Meanwhile, across the globe, another reputable enterprise was facing a serious issue. Valiant's recent decision to accelerate the retirement of its flagship A340-600s has flooded the market with various -600 parts as former Salties are parted out. One company who purchased three worn out Valiant A340-600s was Baton Rouge's Bass Scrap & Sheet Metal Inc (BSSMI) made a gamble that it could fetch a pretty penny from taking apart a complex machine like a widebody aircraft. From skin tags to various flight instruments, BSSMI thought it would be easy to convince aircraft enthusiasts to pony up sufficient sums for various commemorative items. And so with all confidence in their assured success, the acquired three of the aircraft from a boneyard and had them partially disassembled and then trucked from Nevada to Baton Rouge. Their market analysis was incorrect. This left BSSMI with three quite expensive and large aircraft shells taking up a considerable portion of their yard space. BSSMI began an international search for someone, anyone who would want parts from no longer airworthy A340-600s.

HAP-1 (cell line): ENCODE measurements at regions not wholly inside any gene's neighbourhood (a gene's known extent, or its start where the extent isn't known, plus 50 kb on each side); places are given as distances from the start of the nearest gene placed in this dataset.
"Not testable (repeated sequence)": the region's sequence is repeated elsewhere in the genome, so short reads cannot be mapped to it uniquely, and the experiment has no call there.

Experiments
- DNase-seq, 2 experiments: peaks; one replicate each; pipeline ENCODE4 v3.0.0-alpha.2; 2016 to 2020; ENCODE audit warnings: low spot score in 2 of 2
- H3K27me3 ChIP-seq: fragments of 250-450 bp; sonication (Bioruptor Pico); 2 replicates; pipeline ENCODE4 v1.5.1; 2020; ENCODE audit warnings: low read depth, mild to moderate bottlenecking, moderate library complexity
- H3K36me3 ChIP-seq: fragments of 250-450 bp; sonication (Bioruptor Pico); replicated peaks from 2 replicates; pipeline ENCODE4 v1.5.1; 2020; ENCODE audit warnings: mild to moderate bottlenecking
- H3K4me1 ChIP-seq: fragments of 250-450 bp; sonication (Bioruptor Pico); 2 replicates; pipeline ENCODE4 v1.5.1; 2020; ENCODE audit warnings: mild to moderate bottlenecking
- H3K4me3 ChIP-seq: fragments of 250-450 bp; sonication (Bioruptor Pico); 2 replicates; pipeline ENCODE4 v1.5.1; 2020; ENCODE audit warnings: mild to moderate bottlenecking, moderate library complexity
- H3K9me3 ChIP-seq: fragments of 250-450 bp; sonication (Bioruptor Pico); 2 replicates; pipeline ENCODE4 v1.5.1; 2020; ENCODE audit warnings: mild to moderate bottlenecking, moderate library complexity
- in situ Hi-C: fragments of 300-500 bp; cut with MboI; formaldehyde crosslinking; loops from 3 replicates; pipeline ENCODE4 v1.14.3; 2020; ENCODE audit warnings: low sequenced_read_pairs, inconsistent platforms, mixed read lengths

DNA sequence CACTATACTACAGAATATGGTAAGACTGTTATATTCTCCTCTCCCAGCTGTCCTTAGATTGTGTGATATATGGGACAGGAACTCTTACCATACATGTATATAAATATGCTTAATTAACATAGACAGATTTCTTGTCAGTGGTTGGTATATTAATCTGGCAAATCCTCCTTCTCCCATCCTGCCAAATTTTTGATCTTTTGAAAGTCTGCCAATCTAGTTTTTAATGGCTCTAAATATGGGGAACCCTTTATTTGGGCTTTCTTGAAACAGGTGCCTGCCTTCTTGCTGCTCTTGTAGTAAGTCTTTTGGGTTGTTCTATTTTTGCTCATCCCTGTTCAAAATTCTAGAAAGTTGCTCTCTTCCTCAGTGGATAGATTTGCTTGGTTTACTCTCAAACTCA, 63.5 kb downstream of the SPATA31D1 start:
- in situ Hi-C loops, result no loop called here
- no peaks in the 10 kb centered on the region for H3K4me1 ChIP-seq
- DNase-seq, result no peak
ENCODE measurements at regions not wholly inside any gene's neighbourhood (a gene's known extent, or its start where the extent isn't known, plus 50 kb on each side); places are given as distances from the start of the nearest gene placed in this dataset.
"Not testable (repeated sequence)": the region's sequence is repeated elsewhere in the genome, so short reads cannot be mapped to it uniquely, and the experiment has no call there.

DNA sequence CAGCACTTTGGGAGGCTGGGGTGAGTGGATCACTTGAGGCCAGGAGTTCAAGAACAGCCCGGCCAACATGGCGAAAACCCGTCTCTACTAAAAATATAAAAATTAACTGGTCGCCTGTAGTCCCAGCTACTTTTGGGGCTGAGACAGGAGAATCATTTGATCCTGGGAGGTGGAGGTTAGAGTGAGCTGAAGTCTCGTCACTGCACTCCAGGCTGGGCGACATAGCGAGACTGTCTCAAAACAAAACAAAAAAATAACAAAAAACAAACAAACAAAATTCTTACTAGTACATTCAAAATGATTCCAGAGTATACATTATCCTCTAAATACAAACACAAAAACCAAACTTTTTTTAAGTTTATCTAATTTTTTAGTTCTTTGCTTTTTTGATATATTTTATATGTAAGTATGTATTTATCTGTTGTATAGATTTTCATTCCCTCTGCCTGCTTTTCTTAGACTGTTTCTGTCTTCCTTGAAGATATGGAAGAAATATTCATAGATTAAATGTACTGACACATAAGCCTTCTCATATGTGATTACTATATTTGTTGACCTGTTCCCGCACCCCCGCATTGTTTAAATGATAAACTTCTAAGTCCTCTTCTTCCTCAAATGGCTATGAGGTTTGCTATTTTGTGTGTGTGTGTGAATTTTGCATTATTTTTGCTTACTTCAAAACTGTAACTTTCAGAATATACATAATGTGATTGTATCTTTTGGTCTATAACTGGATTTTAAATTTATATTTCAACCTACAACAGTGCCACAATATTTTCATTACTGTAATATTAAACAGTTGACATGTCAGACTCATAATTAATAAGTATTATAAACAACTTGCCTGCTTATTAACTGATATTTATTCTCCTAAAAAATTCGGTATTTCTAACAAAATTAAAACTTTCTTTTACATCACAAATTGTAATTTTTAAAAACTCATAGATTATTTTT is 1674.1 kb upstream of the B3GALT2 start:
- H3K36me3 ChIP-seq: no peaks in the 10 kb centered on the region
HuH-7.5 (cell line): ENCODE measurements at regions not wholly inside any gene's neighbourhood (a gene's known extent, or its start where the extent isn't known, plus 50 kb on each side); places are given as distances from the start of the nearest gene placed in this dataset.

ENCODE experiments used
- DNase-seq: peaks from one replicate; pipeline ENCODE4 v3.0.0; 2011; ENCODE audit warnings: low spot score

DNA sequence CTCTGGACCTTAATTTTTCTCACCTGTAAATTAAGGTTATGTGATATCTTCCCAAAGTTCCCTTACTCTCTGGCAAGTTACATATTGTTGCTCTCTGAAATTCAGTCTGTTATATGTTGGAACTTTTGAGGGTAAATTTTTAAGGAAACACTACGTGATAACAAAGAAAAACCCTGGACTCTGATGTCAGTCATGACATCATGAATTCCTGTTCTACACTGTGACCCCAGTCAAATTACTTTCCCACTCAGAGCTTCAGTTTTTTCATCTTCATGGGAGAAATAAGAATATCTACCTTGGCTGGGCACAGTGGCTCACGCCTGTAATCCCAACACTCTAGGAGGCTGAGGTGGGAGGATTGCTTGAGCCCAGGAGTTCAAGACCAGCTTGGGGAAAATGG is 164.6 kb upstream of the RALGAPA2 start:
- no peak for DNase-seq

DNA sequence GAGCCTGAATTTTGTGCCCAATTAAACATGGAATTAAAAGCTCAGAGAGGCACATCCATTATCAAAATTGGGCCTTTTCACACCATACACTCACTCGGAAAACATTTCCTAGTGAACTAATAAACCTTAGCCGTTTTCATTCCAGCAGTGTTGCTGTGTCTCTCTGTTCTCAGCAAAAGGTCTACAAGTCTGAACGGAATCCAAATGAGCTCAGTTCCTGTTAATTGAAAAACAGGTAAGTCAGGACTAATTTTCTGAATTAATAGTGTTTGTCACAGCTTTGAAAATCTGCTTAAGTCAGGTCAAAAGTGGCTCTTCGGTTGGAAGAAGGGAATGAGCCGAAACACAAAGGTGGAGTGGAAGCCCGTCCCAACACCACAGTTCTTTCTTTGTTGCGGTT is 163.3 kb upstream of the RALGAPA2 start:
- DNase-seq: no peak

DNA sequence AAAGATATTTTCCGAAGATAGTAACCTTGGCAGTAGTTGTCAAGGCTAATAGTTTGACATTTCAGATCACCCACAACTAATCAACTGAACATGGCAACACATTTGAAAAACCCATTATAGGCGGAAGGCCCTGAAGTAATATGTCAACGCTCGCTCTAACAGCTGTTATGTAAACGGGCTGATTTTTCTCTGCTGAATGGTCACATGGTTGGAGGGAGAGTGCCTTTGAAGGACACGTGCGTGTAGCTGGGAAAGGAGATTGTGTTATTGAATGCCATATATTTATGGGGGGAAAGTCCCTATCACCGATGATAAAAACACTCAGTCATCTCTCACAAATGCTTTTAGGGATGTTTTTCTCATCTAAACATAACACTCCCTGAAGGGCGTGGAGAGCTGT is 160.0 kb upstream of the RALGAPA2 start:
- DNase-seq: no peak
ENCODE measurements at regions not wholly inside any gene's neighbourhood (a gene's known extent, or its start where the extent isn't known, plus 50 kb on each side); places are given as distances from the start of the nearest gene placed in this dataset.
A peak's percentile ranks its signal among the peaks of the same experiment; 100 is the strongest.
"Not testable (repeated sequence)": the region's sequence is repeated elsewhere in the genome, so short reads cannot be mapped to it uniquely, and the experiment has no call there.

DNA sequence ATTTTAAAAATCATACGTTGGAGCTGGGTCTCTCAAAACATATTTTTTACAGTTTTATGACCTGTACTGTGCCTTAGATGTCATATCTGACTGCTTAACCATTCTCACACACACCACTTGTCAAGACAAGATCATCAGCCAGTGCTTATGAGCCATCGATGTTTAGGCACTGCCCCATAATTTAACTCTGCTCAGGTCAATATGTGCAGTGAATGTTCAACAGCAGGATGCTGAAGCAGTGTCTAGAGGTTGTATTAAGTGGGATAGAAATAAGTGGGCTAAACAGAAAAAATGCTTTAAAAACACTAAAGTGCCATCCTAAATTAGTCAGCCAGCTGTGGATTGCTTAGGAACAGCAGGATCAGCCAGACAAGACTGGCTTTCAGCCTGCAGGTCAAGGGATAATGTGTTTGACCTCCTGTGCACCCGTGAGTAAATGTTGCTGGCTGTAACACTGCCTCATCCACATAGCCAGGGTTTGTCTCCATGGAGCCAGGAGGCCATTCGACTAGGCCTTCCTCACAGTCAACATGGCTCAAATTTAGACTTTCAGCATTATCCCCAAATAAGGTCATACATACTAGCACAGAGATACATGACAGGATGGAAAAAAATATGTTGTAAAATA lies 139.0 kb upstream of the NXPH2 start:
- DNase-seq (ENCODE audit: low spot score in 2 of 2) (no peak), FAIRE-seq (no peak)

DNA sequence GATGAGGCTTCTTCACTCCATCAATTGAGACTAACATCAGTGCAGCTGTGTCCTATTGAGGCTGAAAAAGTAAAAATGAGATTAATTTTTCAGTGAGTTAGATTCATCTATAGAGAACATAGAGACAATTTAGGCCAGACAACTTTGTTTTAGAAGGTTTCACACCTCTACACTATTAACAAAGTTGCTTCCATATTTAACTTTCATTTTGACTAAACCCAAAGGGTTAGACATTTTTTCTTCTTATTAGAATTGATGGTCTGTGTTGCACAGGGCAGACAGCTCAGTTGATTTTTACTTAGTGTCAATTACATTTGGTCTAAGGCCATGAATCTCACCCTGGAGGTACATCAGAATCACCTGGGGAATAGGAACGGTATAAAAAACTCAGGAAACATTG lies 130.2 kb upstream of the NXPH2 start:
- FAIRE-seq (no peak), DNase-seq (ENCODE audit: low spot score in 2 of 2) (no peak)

BSSMI and Royal Omani were a perfect match. It is unclear exactly how the two corporate entities made contact and eventually brokered a deal to ship a number of parts from Louisiana to the sunny shores of Oman, but in mid 2022 a medium sized cargo ship departed the Louisiana port with a cargo of, among other items, several assorted aircraft parts. The new aircraft sections endured a long and painfully slow journey, but eventually arrived at Royal Omani's maintenance hangers in Muscat. Now the real work began as mechanics replaced the nose cone and much of the tail's leading edge along with the broken rear door with fresh American parts. A number of the aircraft’s interior fittings, mostly seats, were replaced with a variety of used seats from several carriers. The looming issue was still the engine because whilst the -600 and -500 have extremely similar engines, they are not the exact same. The two types have slightly different thrust and fuel consumption rates which meant that a number of software and electrical disagreements required resolving. Sadly, these tweaks were not ironed out by the January 15 deadline. Nevertheless, the Sultan was introduced to his favourite airline’s new ‘state of the art’ Airbus A340-700 as part of his birthday celebrations in Muscat. The Sultan of Oman, who meets the United States Surgeon General’s criteria to be considered legally blind, said that he loved the colourful new paint job the aircraft was wearing. He and his entourage boarded the new aircraft and enjoyed a very brief flight from Muscat and back to Muscat to provide an aerial view of the great capital of Oman. Although this normally would have been an extremely easy flight to undertake, the fact that engine 1 was non-functional must surely have made it a technically difficult journey.